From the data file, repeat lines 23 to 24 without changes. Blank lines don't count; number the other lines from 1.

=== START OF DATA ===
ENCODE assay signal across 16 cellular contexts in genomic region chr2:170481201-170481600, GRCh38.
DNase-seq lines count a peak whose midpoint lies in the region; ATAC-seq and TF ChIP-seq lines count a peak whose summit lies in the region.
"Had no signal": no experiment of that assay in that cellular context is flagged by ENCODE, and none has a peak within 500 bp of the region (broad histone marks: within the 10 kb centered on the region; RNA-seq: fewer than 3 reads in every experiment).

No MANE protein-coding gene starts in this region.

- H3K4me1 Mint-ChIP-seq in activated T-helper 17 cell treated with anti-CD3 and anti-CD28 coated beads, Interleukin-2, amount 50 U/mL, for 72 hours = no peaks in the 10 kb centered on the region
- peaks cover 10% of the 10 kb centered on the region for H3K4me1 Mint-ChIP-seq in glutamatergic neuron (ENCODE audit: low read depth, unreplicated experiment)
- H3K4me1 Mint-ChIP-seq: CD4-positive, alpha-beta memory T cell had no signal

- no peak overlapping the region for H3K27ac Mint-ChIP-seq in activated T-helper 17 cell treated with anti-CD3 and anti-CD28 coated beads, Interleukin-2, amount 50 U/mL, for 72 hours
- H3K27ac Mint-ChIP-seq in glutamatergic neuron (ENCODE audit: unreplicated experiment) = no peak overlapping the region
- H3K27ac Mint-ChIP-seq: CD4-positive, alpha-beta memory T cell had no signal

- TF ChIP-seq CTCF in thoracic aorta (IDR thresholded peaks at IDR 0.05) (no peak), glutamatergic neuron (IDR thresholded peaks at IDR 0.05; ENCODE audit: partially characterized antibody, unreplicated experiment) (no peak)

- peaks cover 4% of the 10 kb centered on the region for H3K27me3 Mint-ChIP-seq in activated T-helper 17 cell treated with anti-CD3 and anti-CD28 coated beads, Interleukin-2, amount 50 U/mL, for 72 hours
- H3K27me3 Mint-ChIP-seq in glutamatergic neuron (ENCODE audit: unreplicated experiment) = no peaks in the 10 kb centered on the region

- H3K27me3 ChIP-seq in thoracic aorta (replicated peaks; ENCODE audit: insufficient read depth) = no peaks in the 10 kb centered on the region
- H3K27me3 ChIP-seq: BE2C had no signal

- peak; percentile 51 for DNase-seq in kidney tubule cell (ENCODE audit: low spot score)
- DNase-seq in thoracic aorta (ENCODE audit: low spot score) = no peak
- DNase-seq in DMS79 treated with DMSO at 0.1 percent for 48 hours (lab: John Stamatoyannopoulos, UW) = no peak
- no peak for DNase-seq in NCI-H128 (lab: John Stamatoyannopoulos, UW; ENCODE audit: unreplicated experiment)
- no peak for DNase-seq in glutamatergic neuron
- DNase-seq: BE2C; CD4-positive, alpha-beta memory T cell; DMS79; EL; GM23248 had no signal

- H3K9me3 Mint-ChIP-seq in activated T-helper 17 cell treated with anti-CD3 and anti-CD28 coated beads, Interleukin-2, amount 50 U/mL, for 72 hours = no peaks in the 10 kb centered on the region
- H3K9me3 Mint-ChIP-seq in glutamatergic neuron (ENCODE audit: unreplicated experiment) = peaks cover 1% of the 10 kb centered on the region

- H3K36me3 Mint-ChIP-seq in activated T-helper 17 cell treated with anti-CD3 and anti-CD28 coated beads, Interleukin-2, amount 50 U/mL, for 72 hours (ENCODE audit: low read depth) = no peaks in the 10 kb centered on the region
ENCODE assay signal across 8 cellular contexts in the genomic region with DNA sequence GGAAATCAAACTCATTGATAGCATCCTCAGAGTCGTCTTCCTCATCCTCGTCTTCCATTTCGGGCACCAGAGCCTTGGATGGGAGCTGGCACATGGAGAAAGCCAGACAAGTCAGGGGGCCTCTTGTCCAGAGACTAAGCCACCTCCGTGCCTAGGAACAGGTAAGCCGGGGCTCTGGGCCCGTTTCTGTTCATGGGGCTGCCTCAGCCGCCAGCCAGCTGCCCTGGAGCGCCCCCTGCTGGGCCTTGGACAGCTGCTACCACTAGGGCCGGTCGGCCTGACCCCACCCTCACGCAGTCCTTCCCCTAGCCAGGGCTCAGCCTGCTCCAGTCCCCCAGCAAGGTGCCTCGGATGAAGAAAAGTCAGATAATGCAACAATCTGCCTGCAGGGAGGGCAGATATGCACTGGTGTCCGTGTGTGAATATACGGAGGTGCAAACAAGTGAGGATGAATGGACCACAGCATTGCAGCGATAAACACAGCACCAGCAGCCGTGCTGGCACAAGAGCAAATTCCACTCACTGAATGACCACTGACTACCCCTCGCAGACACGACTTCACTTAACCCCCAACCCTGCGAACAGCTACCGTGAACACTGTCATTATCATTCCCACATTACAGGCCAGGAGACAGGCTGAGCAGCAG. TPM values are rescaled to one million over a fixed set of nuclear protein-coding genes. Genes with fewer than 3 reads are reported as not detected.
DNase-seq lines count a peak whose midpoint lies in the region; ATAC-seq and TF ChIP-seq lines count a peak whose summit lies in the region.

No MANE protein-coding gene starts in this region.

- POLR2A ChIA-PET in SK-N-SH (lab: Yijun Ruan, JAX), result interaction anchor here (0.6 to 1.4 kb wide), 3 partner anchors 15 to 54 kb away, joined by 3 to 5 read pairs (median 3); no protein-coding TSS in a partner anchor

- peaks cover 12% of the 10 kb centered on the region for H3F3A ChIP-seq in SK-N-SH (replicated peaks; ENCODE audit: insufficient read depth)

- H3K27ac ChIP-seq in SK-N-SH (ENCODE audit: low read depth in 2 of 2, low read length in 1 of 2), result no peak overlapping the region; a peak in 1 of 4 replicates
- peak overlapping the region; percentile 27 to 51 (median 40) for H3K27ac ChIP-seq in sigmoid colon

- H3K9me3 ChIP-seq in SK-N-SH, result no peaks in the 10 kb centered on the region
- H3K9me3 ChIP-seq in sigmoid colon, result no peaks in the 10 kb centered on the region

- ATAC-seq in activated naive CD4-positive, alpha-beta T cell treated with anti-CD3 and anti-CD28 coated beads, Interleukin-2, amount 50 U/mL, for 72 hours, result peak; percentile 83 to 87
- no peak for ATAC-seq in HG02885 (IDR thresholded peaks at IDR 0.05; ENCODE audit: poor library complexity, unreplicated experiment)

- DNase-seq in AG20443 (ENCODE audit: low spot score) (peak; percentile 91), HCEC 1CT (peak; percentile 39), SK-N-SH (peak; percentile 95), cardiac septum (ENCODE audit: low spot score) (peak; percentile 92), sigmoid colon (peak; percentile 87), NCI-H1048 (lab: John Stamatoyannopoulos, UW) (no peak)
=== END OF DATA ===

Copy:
- H3K9me3 Mint-ChIP-seq in glutamatergic neuron (ENCODE audit: unreplicated experiment) = peaks cover 1% of the 10 kb centered on the region

- H3K36me3 Mint-ChIP-seq in activated T-helper 17 cell treated with anti-CD3 and anti-CD28 coated beads, Interleukin-2, amount 50 U/mL, for 72 hours (ENCODE audit: low read depth) = no peaks in the 10 kb centered on the region